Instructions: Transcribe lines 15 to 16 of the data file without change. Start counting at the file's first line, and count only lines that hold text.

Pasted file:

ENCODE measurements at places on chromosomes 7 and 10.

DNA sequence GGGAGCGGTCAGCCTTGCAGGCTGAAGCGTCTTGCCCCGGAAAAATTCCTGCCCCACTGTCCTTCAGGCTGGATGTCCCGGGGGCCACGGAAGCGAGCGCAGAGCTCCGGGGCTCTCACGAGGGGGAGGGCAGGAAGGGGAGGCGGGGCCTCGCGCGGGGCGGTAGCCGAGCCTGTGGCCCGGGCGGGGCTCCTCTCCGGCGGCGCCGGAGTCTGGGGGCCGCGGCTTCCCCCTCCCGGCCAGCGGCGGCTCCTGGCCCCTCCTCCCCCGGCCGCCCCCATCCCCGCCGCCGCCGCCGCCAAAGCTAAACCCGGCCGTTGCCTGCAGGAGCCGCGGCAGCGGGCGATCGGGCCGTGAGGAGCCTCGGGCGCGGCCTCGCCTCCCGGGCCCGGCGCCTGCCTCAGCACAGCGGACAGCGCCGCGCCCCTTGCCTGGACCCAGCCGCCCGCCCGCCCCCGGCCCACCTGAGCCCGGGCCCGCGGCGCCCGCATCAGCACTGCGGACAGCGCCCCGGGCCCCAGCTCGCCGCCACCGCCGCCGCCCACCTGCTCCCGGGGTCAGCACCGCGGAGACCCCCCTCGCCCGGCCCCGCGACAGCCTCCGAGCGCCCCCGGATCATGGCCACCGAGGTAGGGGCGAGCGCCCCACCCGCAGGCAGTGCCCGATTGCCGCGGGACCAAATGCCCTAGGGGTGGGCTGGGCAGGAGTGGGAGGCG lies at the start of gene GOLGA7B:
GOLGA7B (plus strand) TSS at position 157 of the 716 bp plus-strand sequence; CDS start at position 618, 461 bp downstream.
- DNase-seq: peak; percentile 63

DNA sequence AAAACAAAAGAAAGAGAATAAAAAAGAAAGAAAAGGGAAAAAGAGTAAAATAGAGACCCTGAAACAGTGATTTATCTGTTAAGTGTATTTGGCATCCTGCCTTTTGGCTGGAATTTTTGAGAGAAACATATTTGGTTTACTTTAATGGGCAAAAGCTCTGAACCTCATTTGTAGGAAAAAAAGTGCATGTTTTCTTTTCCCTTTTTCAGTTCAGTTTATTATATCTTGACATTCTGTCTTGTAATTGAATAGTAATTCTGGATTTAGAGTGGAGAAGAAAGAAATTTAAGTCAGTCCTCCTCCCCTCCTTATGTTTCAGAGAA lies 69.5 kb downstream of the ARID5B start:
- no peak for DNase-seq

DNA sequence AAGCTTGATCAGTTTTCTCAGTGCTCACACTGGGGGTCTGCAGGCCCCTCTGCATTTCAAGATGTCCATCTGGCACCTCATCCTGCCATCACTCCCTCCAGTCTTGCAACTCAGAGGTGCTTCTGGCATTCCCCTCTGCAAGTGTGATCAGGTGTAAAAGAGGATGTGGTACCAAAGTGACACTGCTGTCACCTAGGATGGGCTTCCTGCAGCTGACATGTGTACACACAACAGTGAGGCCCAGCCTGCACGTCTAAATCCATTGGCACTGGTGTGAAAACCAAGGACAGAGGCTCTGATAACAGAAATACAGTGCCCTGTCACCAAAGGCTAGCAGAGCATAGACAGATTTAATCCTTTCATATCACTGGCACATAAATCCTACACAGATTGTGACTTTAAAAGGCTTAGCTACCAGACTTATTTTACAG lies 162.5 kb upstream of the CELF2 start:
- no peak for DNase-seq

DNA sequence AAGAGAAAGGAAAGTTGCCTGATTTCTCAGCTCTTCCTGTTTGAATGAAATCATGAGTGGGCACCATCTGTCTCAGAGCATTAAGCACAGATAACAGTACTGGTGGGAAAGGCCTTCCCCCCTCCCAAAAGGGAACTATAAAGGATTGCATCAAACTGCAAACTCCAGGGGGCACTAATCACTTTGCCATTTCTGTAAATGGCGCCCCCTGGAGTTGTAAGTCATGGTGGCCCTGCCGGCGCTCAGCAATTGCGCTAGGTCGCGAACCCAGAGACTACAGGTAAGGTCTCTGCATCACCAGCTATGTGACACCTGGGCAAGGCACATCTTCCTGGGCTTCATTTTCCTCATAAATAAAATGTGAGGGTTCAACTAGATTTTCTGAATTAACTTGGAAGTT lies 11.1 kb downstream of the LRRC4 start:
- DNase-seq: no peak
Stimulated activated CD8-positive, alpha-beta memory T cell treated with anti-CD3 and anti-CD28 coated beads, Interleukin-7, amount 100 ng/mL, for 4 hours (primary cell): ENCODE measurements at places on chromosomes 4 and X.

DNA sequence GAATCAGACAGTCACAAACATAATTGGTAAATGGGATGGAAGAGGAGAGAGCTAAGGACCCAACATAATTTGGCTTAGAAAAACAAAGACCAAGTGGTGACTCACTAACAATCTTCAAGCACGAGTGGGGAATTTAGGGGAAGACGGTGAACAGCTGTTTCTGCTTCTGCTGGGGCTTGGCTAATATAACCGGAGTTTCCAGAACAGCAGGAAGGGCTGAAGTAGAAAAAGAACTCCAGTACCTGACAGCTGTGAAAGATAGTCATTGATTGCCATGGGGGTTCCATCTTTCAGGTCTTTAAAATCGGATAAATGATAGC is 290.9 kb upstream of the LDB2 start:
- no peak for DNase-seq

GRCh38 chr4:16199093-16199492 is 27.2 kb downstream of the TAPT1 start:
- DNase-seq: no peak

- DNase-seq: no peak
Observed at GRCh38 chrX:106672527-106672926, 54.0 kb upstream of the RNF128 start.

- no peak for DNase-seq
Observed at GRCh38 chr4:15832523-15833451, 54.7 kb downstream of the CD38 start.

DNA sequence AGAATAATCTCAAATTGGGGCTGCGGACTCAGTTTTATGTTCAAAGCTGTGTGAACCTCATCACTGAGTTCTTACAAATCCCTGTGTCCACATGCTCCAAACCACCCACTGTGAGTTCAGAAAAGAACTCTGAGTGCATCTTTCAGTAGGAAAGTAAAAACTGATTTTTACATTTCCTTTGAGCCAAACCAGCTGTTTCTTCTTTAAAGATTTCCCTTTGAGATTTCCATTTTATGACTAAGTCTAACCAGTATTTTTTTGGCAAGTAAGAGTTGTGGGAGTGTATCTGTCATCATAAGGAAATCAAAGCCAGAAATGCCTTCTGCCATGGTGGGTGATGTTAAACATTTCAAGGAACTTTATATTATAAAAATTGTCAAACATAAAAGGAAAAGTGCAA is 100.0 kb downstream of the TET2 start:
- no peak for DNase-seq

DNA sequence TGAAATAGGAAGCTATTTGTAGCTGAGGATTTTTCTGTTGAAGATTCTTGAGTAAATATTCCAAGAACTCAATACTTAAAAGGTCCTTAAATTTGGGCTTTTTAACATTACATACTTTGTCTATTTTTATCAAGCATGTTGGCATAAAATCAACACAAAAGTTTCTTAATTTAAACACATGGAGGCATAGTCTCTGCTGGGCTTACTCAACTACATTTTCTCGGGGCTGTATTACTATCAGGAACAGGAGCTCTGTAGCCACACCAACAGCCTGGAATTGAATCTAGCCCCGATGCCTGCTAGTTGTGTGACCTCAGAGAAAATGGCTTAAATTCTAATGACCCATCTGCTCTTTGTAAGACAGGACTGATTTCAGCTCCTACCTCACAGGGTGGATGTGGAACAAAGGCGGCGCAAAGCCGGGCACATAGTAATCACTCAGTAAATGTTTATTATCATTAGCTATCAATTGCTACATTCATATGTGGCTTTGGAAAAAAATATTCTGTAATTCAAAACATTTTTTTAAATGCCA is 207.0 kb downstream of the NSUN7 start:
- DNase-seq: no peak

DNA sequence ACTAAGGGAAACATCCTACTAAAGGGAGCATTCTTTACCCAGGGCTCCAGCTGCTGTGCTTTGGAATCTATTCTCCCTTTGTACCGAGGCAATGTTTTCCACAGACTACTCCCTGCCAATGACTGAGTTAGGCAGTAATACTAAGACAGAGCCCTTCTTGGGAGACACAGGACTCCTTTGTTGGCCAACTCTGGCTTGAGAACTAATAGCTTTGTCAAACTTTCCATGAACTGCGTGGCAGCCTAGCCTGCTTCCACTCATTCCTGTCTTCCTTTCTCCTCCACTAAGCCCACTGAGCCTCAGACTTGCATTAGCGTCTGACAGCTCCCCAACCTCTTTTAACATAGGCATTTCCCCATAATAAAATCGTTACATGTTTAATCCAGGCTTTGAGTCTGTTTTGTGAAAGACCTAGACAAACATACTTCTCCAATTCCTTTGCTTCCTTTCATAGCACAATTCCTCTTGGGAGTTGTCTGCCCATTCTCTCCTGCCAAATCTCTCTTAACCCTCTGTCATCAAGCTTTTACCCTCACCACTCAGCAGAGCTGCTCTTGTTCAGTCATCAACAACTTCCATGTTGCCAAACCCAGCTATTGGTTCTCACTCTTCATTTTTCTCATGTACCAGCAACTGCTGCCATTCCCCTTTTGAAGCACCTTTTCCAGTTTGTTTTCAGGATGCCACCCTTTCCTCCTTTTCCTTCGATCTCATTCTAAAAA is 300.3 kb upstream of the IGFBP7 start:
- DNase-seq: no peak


- DNase-seq: no peak

- DNase-seq: no peak